The lynchpin of the second best team in Europe has left a hole in the Manchester United squad which Sir Alex Ferguson seems unable to fill. Rarely has the departure of one player made such an impact at Old Trafford. His £80 million move to Real Madrid is reminiscent of Michael Schumacher's move to Ferrari in Formula One. Success was not instantaneous but when it arrived it was lasting. Assuming Florentino Perez' money does not dry up, the Madrid club look set to inherit Barca's mantle as the best team in the World ere long.
Which brings us to this man. By no means the sole reason behind Barcelona's brilliance. However, the little Argentine is a powerful symbol of Catalan dominance in Europe and Spain. In June he must travel to South Africa and carry his Argentine team mates, their comical manager plus the expectations of an entire nation on his shoulders. Will he be up to the challenge?
No-one knows the exact figure but it is said that qualification to the World Cup can benefit a national economy to the tune of tens of millions. In these recessionary times, that's no mean amount. So the impact of that handball in the World Cup qualifying play-off has left the Irish not just brimming with sporting outrage but severely out of pocket (assuming of course that Ireland would have gone on to win the match which is very much in doubt). I wonder if the Irish Government took legal advice about suing the French for loss of earnings?
The Managers / Coaches
It's almost impossible to believe how a team that so comically orchestrated their Euro 2008 demise beneath the brolly of Steve McLaren could transform itself into World Cup hopefuls. For sure the short odds on England winning in South Africa are skewed somewhat by the English public's jingoism and blind optimism in the face of reality. However, the arrival of Capello has made a massive difference to England's prospects. He has good tactical range. He picks players according to tactical necessity rather than star quality. He gives clear concise instructions that even Rio Ferdinand can understand. Add to that he rules the England camp with an iron fist. Not many coaches can intimidate multi-millionaire footballers to the extent that they are frightened to ask if they can have packets of crisps on a plane. Fortunately for England, Capello can and his team are definite dark horses in the World Cup next year.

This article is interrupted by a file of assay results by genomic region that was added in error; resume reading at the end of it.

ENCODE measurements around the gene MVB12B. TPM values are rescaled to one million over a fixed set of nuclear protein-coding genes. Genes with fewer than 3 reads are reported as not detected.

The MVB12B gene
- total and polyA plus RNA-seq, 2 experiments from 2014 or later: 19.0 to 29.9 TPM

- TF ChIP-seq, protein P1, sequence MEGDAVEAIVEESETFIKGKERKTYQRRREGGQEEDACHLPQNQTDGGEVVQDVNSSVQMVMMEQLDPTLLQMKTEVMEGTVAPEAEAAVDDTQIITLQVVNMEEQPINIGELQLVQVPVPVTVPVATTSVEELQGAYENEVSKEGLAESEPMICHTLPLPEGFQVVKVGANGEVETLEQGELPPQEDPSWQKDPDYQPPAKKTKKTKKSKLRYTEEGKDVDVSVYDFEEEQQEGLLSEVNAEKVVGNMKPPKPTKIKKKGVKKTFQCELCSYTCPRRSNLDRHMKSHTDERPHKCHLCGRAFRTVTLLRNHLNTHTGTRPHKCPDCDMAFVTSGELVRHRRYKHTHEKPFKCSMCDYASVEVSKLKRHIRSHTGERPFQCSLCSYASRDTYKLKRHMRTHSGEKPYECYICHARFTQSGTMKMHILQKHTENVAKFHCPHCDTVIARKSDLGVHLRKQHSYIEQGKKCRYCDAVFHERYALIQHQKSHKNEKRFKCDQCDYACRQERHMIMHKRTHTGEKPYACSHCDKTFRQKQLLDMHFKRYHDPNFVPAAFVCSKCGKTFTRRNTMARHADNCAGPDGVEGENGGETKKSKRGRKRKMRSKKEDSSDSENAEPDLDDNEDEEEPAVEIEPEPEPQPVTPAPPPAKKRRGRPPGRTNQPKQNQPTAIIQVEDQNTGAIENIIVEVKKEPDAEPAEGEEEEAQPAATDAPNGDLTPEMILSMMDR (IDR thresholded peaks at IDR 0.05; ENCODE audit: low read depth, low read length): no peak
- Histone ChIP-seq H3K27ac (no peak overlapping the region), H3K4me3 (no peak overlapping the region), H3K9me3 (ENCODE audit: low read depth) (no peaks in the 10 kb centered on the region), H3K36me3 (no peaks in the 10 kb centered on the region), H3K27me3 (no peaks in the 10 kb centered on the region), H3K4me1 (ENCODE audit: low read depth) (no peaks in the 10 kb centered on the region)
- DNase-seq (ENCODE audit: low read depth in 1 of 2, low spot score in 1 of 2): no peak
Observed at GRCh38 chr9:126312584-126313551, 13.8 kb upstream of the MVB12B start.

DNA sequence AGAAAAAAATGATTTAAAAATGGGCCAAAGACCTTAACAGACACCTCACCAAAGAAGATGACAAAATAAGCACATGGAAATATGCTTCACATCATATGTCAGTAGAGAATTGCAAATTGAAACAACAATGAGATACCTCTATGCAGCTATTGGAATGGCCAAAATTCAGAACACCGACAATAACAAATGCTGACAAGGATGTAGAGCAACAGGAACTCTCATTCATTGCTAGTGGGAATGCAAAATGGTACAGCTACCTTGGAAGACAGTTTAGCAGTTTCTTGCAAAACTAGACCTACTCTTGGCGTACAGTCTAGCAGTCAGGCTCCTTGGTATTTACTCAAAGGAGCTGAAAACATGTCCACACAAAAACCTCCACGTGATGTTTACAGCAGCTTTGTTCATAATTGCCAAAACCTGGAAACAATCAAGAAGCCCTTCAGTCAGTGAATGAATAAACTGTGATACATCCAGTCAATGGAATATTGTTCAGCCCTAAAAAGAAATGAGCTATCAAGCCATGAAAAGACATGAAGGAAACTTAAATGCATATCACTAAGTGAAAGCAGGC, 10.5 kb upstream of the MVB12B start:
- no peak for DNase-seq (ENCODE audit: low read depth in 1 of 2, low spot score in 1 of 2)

A former Barcelona midfield starlet, Guardiola spent a short spell coaching the Barcelona 'B' team into a winning unit before doing the same - and then some - with the 'A' team. Filling the boots of predecessor Frank Rijkaard was never going to be an easy task, but Guardiola has made it look exceptionally easy. In his first season, Barca won the treble (league, cup and European Cup) and this season he's added the UEFA Super Cup, FIFA World Club Cup and Spanish Super Cup to the already bulging trophy cabinet. Key to his talents has been his ability to buy and sell the right players as well as manage the existing ones. Tactically flexible, he can inspire players to achieve the sort of greatness many other coaches can only dream of. Barcelona are now the one team in Europe everyone else fears, and it's almost completely down to Pep Guardiola.
Look up 'journeyman' in the dictionary and you'll find 'Guus Hiddink' as the definition. There's a reason for that though: namely that the wily Dutchman can bring success to any team he coaches for. Having said all that, he doesn't *always* bring success as any fan of Real Betis, Real Madrid and Fenerbahce will tell you, but when he gets it right, he gets it VERY right. He turned PSV into a credible member of the Dutch football elite, steered South Korea into the uncharted territory of the World Cup semi-finals and took Chelsea to the Champions League semi-finals. A coach who, despite hitting the occasional flat spot, can turn a team's fortunes around at a stroke... and he's currently available too. Bolton fans - that's your last clue from us...
The Men Upstairs
George Gillett / Tom Hicks